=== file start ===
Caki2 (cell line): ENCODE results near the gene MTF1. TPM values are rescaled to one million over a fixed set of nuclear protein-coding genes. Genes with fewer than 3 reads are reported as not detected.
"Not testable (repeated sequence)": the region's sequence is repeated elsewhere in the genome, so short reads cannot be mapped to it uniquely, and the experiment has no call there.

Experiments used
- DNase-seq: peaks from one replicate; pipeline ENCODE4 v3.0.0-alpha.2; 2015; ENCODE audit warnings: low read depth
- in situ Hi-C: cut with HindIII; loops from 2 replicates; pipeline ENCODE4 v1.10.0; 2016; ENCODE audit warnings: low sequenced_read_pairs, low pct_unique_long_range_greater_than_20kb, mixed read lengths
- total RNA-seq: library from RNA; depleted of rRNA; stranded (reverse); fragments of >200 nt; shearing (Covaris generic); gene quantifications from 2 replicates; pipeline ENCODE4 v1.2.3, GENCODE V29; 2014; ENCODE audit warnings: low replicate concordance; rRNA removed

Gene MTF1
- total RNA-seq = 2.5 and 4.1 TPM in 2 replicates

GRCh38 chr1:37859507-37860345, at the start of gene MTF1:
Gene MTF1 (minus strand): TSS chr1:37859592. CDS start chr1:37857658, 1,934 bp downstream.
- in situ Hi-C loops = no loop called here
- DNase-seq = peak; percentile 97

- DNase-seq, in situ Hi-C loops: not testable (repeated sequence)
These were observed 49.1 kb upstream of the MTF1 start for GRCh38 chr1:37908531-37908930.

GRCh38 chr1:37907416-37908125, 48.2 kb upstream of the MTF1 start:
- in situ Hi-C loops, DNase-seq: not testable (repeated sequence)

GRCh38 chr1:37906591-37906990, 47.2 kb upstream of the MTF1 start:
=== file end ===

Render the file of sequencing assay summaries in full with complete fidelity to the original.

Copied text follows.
Caki2 (cell line): ENCODE results near the gene MTF1. TPM values are rescaled to one million over a fixed set of nuclear protein-coding genes. Genes with fewer than 3 reads are reported as not detected.
"Not testable (repeated sequence)": the region's sequence is repeated elsewhere in the genome, so short reads cannot be mapped to it uniquely, and the experiment has no call there.

Experiments used
- DNase-seq: peaks from one replicate; pipeline ENCODE4 v3.0.0-alpha.2; 2015; ENCODE audit warnings: low read depth
- in situ Hi-C: cut with HindIII; loops from 2 replicates; pipeline ENCODE4 v1.10.0; 2016; ENCODE audit warnings: low sequenced_read_pairs, low pct_unique_long_range_greater_than_20kb, mixed read lengths
- total RNA-seq: library from RNA; depleted of rRNA; stranded (reverse); fragments of >200 nt; shearing (Covaris generic); gene quantifications from 2 replicates; pipeline ENCODE4 v1.2.3, GENCODE V29; 2014; ENCODE audit warnings: low replicate concordance; rRNA removed

Gene MTF1
- total RNA-seq = 2.5 and 4.1 TPM in 2 replicates

GRCh38 chr1:37859507-37860345, at the start of gene MTF1:
Gene MTF1 (minus strand): TSS chr1:37859592. CDS start chr1:37857658, 1,934 bp downstream.
- in situ Hi-C loops = no loop called here
- DNase-seq = peak; percentile 97

- DNase-seq, in situ Hi-C loops: not testable (repeated sequence)
These were observed 49.1 kb upstream of the MTF1 start for GRCh38 chr1:37908531-37908930.

GRCh38 chr1:37907416-37908125, 48.2 kb upstream of the MTF1 start:
- in situ Hi-C loops, DNase-seq: not testable (repeated sequence)

GRCh38 chr1:37906591-37906990, 47.2 kb upstream of the MTF1 start: